10. You are a mother fucking, skinny assed bitch. You’ve stomped around the world in your life, building castles. You’ve painted the sky and planted trees. You have broken the goddam rules and when they wrote new ones, you broke those. You are out of control, you are the wild new testament of women. You are breaking the eleventh commandment which is thou shalt not speak if thou art a woman. You are speaking in your dirty boots without shame. Where is your shame, woman? Where is your shame? Why do you not hang your head, woman? They come for you. They come for you. They come for you.

Interview II

April 18th, 2024

California Poets Interview Series:

Kate Gale, Poet, Novelist, Librettist, Editor, Publisher

interviewed by David Garyan

DG: It’s an honor and pleasure to do this second interview. I’d like to start with your latest project, Under a Neon Sun—a novel and the first for you. How did the writing experience differ from putting together a poetry collection or a libretto?

KG: Poetry requires careful work and lots of editing.  Each poem as to be perfect.  Alternatively, a novel requires long stretches of time.  I really had some great stretches during the pandemic while working on this novel. As I followed along, I could feel my characters working their way through, so it was like living the pandemic through my characters.  A libretto, for the record, also takes long stretches of time and a lot of planning.

DG: The novel follows Mia, a student at Pierce College living out of her car. She is able to make it by relying on whatever resources the school can provide her. The experience mirrors the one you had in the ‘80s. To what extent have things changed since then, and how did the pandemic affect this?

KG: It’s much more dangerous to live in a car now, and once you are living in a car, it’s much more difficult and expensive to get into an apartment.  At the time, I could rent an apartment for $300; now, you might rent an apartment for $3000-$4000.  Once you are living in your car in 2024, you are in danger of being stuck there for a long time.

DG: In your LA Times op-ed, you write: “Mia’s story has hope. But that can be scarce in today’s Los Angeles, where first and last payments on an apartment can approach $4,000.” Would it be right to say that many unhoused students never speak out for fear of being stigmatized?

KG: Being unhoused means that you are beyond the pale.  No one wants to admit to being unhoused.  You want to believe it is temporary.  You would never want people to look down on you.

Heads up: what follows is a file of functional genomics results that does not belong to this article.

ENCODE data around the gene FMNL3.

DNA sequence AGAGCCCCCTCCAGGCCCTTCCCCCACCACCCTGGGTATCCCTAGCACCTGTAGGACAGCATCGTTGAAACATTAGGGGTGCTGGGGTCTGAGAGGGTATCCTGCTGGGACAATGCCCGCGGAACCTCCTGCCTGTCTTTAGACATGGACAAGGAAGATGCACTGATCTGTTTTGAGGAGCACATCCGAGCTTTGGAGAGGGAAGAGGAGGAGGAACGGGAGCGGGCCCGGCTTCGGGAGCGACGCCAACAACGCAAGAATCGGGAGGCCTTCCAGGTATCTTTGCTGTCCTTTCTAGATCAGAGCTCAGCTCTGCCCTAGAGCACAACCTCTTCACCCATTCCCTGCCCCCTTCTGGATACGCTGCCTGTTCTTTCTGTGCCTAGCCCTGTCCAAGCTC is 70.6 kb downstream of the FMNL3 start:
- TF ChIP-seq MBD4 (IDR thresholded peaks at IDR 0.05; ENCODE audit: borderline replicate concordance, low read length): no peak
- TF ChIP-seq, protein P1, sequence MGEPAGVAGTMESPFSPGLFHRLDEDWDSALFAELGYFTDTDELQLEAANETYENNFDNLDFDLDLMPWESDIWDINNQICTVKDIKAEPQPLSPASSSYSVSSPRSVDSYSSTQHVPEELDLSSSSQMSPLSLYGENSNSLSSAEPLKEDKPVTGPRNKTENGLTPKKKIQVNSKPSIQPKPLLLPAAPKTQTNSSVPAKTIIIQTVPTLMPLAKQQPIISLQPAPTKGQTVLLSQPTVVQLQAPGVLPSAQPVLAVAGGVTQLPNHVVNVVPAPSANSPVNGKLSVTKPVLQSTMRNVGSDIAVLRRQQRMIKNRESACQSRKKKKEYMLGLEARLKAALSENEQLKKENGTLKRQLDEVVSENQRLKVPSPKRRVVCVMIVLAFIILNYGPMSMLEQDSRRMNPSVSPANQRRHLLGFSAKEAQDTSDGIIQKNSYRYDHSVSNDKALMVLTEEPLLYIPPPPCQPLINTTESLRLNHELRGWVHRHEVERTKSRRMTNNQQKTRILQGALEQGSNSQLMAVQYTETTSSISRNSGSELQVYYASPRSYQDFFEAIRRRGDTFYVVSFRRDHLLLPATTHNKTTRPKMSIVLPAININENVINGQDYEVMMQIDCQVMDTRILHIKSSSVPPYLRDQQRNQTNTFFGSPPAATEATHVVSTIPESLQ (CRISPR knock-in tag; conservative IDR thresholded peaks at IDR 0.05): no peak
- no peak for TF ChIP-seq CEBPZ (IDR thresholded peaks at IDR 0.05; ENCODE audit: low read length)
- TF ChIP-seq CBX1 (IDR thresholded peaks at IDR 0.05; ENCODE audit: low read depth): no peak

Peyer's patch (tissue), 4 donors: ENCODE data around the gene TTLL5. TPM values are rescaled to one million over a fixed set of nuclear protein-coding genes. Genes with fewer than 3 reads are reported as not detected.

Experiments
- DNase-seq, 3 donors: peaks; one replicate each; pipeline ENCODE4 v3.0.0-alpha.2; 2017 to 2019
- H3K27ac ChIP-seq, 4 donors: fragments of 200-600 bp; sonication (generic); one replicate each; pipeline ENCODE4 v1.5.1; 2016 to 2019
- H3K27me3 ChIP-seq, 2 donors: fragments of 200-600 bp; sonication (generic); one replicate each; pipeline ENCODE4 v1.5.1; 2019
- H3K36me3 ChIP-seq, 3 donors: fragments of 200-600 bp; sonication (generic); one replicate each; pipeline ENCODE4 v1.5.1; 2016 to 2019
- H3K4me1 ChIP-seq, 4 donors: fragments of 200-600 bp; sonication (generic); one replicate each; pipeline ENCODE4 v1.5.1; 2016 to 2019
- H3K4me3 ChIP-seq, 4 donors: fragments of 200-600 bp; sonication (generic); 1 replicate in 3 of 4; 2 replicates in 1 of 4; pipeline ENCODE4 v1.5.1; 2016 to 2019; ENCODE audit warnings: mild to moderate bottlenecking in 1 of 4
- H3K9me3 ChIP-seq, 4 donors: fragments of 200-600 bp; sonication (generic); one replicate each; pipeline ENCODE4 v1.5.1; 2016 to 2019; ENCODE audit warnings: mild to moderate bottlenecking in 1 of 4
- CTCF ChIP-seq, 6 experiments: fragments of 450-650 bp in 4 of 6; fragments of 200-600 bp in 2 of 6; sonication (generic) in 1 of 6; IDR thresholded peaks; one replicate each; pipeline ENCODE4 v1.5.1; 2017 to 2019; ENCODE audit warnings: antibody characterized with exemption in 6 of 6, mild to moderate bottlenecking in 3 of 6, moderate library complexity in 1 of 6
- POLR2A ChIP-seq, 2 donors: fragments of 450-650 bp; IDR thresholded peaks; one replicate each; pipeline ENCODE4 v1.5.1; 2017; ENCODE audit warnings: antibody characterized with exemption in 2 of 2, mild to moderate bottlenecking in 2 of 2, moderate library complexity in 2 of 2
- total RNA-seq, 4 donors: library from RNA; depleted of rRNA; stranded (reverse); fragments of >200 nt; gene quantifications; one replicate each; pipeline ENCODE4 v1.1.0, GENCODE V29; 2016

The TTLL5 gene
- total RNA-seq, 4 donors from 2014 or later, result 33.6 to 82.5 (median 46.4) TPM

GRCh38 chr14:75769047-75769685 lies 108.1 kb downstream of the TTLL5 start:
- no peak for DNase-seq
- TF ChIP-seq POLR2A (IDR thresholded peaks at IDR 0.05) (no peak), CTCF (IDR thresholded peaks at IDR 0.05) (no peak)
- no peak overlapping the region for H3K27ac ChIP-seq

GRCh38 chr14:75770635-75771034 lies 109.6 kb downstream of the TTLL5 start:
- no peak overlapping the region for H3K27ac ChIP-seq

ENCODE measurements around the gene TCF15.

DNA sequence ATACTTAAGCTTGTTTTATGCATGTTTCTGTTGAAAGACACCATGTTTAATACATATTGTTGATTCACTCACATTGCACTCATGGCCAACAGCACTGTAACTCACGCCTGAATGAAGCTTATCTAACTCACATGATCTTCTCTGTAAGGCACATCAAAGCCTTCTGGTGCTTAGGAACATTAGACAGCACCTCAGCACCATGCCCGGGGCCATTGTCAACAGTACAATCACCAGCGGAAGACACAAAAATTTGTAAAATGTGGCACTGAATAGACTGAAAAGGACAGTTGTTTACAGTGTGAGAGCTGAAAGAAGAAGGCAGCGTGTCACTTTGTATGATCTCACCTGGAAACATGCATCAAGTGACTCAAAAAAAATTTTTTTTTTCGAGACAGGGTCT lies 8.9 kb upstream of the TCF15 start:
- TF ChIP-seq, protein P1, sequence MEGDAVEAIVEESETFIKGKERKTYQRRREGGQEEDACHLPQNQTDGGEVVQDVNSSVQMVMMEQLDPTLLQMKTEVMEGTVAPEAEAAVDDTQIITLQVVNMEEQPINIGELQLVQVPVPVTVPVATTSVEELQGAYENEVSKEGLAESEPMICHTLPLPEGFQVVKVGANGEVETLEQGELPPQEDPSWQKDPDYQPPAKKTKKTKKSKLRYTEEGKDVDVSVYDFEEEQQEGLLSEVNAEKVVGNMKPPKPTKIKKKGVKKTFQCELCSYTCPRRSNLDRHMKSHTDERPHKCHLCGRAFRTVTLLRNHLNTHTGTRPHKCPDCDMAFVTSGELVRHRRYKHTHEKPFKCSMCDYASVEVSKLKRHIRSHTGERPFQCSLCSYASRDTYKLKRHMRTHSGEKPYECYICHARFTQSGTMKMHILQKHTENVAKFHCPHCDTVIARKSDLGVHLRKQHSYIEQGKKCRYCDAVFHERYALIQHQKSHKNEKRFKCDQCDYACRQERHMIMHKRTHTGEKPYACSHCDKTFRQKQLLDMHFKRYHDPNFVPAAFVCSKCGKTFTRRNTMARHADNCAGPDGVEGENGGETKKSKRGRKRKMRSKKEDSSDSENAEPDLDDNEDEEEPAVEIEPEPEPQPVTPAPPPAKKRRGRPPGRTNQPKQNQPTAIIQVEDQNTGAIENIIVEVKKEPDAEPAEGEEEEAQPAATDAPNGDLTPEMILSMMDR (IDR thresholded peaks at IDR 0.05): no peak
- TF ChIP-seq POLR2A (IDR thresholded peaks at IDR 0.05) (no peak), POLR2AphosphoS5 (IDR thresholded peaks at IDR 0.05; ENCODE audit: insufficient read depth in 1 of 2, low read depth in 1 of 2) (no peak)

DG: In the same op-ed, you write: “when I meet with literary people who attended USC, UCLA or Ivy League schools, I realize that many of them were born into the room I’ve been climbing the ladder to get into all my life.” The privileged can do a lot to help; at the same time, Mia finds herself being taken advantage of by her wealthy employers. The book was written in solidarity with unhoused students, but was it also a way to show what people in power can do to help?

KG: Yes. I like to think that we can participate in helping houseless college students by providing safe parking lots for them, and, eventually, real housing.  But individually, we can also help houseless people by treating them like people.  Mia is treated like an extra pair of hands.

DG: The book has received great press and looks to make a splash. It seems very natural to organize readings on college campuses, and perhaps, also, get students to talk about their experiences afterwards. Would something like this be a feasible idea at this stage, or do you think there’d be resistance from administrators?

KG: I would love to do readings on college campuses.  I don’t know if college administrators would be into it, but I would love to.  It would be a great place for the conversation to begin. 

DG: Given the judgment that people who find themselves in this situation face, the book, along with the op-ed, have been courageous steps. If you could speak to a room full of students on a personal level, what message would you have for them?

KG: Getting an education is a great move and will change your game.  Stay in college if you can.  Believe in yourself.  I believe in you.

DG: Let’s transition to Red Hen Press. What new developments have there been since we last spoke and what is your vision for the future?

KG: Red Hen is growing.  We are working toward our first film sales.  We are taking on new board members.  We are increasing sales by improving our social media and starting a podcast. We are on the vanguard of what literature should be; we are discovering tomorrow’s writers.